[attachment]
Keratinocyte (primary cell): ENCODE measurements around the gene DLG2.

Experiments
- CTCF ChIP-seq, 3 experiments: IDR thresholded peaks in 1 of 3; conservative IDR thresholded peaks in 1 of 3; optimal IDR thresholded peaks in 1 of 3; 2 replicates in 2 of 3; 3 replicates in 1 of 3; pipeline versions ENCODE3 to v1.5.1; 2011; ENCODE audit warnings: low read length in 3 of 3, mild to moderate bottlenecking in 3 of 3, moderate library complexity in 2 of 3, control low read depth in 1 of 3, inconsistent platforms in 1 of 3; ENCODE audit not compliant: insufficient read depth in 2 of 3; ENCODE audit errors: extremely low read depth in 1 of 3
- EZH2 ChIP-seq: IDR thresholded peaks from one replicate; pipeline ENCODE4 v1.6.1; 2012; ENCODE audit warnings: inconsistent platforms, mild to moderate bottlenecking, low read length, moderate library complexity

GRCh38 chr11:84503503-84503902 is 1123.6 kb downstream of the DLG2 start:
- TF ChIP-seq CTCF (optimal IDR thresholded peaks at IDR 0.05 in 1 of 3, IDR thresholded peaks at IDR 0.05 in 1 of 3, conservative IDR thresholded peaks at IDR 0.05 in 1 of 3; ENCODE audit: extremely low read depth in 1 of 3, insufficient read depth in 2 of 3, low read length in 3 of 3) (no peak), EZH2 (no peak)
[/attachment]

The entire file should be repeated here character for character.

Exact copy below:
Keratinocyte (primary cell): ENCODE measurements around the gene DLG2.

Experiments
- CTCF ChIP-seq, 3 experiments: IDR thresholded peaks in 1 of 3; conservative IDR thresholded peaks in 1 of 3; optimal IDR thresholded peaks in 1 of 3; 2 replicates in 2 of 3; 3 replicates in 1 of 3; pipeline versions ENCODE3 to v1.5.1; 2011; ENCODE audit warnings: low read length in 3 of 3, mild to moderate bottlenecking in 3 of 3, moderate library complexity in 2 of 3, control low read depth in 1 of 3, inconsistent platforms in 1 of 3; ENCODE audit not compliant: insufficient read depth in 2 of 3; ENCODE audit errors: extremely low read depth in 1 of 3
- EZH2 ChIP-seq: IDR thresholded peaks from one replicate; pipeline ENCODE4 v1.6.1; 2012; ENCODE audit warnings: inconsistent platforms, mild to moderate bottlenecking, low read length, moderate library complexity

GRCh38 chr11:84503503-84503902 is 1123.6 kb downstream of the DLG2 start:
- TF ChIP-seq CTCF (optimal IDR thresholded peaks at IDR 0.05 in 1 of 3, IDR thresholded peaks at IDR 0.05 in 1 of 3, conservative IDR thresholded peaks at IDR 0.05 in 1 of 3; ENCODE audit: extremely low read depth in 1 of 3, insufficient read depth in 2 of 3, low read length in 3 of 3) (no peak), EZH2 (no peak)